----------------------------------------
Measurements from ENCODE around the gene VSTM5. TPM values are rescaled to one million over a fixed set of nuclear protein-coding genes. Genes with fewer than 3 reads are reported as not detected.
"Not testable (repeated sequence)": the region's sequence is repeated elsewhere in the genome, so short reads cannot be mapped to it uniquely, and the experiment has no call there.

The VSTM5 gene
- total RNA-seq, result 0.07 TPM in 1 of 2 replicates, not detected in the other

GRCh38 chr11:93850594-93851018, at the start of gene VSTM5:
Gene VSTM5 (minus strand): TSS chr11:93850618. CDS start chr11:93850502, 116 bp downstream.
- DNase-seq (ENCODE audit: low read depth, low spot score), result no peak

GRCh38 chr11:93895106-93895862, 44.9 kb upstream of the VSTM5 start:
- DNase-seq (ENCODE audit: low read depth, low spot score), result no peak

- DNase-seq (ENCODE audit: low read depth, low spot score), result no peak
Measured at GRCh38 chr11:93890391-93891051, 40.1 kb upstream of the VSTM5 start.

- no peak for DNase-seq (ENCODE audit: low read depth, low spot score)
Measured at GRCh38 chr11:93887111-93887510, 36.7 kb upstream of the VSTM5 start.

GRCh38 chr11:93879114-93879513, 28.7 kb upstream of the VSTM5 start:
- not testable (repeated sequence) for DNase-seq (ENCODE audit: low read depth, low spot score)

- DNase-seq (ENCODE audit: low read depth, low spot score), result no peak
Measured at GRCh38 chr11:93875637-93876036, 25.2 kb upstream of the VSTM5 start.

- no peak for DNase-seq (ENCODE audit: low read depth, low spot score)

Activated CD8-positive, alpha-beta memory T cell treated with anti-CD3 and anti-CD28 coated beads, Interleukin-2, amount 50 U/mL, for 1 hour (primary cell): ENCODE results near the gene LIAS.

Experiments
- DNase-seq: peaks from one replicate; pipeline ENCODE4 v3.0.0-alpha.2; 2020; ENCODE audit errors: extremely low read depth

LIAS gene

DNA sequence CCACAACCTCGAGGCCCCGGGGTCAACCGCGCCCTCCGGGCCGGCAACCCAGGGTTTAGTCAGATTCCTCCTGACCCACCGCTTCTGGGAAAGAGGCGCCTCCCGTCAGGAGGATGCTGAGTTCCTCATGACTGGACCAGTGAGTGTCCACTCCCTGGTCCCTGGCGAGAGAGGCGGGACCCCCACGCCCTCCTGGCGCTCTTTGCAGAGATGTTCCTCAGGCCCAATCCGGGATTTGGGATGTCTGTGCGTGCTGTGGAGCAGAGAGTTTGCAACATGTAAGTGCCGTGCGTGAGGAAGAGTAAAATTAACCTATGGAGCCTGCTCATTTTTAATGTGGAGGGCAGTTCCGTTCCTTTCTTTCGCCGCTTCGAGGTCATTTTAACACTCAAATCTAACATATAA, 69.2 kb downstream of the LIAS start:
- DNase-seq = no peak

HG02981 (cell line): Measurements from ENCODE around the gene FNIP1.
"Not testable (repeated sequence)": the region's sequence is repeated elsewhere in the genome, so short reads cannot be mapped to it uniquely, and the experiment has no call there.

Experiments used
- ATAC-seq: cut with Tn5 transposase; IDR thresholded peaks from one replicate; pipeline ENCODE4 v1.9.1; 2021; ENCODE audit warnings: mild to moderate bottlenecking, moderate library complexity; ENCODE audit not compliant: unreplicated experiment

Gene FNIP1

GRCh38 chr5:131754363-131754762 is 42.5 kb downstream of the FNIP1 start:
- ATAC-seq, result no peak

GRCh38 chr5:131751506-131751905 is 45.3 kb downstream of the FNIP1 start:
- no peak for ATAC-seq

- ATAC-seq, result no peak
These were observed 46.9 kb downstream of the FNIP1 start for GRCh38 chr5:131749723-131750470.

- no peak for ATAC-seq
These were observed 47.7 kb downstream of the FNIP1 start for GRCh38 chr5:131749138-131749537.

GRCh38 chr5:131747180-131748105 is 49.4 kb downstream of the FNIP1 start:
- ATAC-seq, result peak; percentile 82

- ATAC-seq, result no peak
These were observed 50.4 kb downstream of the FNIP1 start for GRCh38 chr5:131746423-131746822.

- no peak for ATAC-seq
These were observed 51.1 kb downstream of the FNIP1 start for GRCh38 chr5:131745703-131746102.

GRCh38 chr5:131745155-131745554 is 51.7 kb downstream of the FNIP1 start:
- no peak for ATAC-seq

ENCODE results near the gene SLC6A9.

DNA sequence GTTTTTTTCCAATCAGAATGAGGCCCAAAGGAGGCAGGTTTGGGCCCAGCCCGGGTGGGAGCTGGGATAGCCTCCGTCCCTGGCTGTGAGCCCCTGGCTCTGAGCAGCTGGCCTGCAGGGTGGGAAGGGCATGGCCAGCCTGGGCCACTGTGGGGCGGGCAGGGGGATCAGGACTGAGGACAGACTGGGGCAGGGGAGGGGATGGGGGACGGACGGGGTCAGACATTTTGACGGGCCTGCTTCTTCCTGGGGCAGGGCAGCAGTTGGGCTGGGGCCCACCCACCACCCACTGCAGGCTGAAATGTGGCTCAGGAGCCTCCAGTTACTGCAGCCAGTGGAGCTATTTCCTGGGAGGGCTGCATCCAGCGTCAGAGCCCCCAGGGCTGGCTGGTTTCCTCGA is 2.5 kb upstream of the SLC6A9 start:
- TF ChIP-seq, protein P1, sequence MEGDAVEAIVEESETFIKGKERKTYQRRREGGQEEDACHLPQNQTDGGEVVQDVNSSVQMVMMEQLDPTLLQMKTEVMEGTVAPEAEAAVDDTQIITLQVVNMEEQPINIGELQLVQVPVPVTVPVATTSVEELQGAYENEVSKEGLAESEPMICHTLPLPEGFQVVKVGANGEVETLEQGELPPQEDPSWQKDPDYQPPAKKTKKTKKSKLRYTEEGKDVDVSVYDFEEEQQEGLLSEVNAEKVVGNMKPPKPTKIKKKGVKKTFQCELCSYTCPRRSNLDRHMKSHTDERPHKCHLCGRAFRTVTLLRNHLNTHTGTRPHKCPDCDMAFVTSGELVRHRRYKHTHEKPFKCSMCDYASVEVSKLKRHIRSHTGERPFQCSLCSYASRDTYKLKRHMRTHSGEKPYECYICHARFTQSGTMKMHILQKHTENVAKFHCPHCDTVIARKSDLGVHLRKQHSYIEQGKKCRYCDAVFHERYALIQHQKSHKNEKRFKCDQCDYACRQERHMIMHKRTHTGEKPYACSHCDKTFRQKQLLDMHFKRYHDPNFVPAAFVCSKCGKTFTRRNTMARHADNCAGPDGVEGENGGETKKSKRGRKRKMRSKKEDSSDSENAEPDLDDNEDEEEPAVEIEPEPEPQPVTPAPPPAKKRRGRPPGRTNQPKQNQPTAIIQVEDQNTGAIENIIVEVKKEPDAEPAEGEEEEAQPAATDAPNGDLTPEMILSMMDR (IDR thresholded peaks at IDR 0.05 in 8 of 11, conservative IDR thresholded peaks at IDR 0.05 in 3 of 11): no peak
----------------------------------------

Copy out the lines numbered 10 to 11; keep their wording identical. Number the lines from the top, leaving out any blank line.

- DNase-seq (ENCODE audit: low read depth, low spot score), result no peak
Measured at GRCh38 chr11:93890391-93891051, 40.1 kb upstream of the VSTM5 start.